State and Chapter Web Sites of the Daughters of the American Revolution


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For a number of years this website provided information about the State and Chapter web sites of the Daughters of the American Revolution located not only in the United States, but also in Canada. At some point this site's domain expired. There were several iterations of the site created by various buyers of the domain that had nothing to do with the original intent of the site. My great aunt would have rolled over in her grave if she has seen what happened to this site before I bought it. My great Aunt Edith was a proud member of the Captain Joshua Gray-Jonathan Hatch Chapter Daughters of the American Revolution. She lived her entire life, 90+ years on Cape Cod. A true Yankee to say the least. A no nonsense, thrifty woman who was always looking for the best price whether it was for a pair of shoes or a package of toilet paper. I think she would have approved of my most recent job working for an online e commerce site that sells both retail and wholesale paper towels,other paper products such as toilet paper, tissues, and napkins as well as janitorial supplies running the gamut from cleaning supplies to mops, brooms, trash bags, etc. Dear Aunt Ethal would not only have loved the variety of brands and products, but also the fact that although the site's main business is selling wholesale to large companies and organizations, they also sell to retail consumers at wholesale prices. And I know she would applaud the fact that the site also offers eco friendly, "green" if you will, products. Ah, sorry for my digression, now let me get to the back story of my purchasing nerowolf.org.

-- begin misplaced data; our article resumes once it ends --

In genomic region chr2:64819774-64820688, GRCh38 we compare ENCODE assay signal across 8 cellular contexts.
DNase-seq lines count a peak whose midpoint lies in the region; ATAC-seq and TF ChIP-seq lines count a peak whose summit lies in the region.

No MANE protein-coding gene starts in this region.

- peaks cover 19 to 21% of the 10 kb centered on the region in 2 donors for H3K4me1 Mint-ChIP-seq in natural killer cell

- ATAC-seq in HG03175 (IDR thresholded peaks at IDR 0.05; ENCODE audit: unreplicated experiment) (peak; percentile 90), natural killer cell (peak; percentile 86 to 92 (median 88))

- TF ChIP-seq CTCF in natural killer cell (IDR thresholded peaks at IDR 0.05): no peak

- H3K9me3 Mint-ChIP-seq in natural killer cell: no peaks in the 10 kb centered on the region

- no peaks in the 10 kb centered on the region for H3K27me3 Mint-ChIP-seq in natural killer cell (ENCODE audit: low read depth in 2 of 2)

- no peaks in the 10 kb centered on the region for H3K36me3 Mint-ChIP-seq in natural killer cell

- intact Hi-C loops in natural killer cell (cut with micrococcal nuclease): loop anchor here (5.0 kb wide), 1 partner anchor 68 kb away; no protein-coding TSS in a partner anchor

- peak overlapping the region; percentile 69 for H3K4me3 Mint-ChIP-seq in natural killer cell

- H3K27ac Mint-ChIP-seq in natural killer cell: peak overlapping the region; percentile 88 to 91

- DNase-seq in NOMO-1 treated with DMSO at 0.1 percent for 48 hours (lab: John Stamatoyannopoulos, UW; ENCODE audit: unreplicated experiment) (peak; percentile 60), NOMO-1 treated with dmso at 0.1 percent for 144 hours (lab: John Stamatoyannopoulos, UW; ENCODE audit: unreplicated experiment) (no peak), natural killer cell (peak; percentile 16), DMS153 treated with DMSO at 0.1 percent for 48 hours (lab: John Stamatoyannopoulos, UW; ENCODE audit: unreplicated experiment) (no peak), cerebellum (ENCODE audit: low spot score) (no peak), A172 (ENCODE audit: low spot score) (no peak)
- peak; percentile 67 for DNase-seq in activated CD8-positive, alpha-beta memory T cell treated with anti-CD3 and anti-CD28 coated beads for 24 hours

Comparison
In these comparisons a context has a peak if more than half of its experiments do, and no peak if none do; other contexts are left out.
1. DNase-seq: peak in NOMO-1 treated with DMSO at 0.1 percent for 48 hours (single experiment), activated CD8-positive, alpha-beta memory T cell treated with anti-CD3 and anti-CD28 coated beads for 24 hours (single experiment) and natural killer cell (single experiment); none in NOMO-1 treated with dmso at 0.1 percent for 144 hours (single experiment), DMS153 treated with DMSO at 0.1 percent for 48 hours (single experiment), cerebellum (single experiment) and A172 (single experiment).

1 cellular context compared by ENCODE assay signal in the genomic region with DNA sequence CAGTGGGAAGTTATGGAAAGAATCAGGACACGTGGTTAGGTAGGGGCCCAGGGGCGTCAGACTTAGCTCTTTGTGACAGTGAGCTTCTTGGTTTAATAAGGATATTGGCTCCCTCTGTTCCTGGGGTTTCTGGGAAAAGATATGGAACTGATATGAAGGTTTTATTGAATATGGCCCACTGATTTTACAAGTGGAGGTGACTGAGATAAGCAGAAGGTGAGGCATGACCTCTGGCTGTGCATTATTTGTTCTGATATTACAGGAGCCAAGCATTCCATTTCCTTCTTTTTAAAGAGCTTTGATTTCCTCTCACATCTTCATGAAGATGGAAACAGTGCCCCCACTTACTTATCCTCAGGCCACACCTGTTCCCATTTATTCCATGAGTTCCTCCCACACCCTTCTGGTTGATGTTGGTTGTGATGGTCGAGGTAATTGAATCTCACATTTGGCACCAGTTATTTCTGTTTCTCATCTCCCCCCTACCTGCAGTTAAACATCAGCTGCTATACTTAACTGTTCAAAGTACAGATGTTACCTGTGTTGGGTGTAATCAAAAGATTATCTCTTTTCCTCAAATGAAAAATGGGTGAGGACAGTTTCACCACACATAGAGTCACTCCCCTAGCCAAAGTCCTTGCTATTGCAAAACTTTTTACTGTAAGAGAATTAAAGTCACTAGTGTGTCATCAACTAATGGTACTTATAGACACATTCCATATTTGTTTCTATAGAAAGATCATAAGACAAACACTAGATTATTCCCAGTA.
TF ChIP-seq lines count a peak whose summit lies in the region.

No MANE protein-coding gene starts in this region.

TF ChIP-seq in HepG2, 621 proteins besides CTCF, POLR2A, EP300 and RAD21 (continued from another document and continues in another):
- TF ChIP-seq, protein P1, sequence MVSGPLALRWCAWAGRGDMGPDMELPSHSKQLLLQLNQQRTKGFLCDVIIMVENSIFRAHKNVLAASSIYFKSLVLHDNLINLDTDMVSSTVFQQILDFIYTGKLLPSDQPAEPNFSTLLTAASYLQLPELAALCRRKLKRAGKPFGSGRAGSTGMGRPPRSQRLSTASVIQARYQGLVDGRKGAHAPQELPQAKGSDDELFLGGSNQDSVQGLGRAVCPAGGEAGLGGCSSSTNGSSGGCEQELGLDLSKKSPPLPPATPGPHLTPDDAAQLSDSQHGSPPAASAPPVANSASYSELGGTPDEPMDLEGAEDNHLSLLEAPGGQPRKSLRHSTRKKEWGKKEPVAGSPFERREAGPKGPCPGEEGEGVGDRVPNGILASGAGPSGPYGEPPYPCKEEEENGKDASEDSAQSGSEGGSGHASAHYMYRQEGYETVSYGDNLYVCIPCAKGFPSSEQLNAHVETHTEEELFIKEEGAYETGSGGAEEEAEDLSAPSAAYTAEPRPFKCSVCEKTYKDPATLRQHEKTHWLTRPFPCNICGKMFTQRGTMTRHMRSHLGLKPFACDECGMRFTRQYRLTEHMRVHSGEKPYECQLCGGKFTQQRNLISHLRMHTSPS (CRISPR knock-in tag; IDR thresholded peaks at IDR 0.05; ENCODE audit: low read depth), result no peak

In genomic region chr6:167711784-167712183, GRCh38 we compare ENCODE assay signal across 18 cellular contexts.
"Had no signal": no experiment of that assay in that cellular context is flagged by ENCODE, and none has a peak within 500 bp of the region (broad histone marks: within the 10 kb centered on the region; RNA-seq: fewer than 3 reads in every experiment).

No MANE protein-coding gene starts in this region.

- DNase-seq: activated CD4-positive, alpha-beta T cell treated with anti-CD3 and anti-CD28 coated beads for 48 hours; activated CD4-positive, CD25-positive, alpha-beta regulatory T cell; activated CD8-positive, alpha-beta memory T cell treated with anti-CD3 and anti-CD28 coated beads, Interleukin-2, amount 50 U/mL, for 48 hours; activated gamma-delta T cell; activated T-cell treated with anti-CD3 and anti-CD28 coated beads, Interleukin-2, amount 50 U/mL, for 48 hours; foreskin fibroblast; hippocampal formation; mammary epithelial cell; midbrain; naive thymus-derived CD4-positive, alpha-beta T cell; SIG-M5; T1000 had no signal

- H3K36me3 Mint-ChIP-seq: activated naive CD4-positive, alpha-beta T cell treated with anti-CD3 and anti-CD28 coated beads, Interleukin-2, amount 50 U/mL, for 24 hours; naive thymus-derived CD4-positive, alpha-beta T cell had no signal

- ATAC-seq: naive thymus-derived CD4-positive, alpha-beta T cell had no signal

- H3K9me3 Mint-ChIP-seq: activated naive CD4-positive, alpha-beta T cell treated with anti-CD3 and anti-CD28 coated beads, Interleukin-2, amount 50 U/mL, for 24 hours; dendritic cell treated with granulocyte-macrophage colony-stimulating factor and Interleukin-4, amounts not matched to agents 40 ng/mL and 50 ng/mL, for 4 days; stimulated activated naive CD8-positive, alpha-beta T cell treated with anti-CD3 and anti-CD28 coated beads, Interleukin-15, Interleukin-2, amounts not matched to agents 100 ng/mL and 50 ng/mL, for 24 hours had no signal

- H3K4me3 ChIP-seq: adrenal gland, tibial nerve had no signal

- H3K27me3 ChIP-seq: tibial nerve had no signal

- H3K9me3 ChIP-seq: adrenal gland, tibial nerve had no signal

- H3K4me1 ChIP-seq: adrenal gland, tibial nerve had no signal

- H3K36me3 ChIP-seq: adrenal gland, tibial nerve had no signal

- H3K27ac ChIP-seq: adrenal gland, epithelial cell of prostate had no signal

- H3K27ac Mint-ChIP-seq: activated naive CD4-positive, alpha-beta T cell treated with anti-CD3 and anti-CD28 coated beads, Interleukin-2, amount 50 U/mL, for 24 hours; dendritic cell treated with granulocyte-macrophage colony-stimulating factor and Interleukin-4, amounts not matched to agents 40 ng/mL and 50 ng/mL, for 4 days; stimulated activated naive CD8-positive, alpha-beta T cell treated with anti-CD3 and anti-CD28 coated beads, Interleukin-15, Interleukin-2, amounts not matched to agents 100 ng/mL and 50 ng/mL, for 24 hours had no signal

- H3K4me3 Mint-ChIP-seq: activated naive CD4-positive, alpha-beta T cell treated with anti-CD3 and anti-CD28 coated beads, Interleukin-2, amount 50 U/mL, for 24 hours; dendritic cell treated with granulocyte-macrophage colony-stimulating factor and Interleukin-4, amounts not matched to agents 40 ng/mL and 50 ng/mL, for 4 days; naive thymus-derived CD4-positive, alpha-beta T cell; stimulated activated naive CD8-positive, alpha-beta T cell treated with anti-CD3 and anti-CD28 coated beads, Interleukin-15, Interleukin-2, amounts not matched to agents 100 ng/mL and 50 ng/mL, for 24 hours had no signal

When I recently discovered that the domain was available, I bought it with the intent of restoring some of its original content found in its archived pages. The Daughters of the American Revolution should have a strong presence on the WWW since their goals are as relevant in today's society as they were when the organization was founded in 1890. Please view this site's presented information in its historical context.

The NATIONAL SOCIETY DAUGHTERS OF THE AMERICAN REVOLUTION is a non-profit, non-political, volunteer organization founded in 1890 in Washington, D.C. It was incorporated by an Act of Congress in 1896. Their present website is: www.dar.org. It contains information on all the states' chapters and the important works its members are doing with historical preservation, promotion of education, and encouragement of patriotic endeavors.

Now step back in time to read about some of the fascinating Daughters of the American Revolution chapters.;

                  

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Welcome to the Major John Bowie Chapter!

Major John Bowie Chapter was organized on October 24, 1987, in Abbeville with Mrs. Barbara Lewis Choiniere as Organizing Regent. The chapter was named for John Bowie who was born May 10, 1740, in the Parish of New Kirkpatrick, Dunbartonshire, Scotland. He immigrated to America in 1762 and landed in Virginia June 8th of that same year. His first business was an engagement in traffic with the Cherokee Indians in that portion of their country which is called Tennessee. He married Rosa Reid, daughter of Colonel George Reid, and they settled on Long Cane Creek in Abbeville, South Carolina. In 1777, he was commissioned Captain in the Fifth South Carolina Regiment. During the war, he was wounded at Savannah, October 9, 1779. He was a Major in 1781 and served until the close of the war. After the Revolutionary War, John Bowie served for many years as clerk for the Abbeville County Court.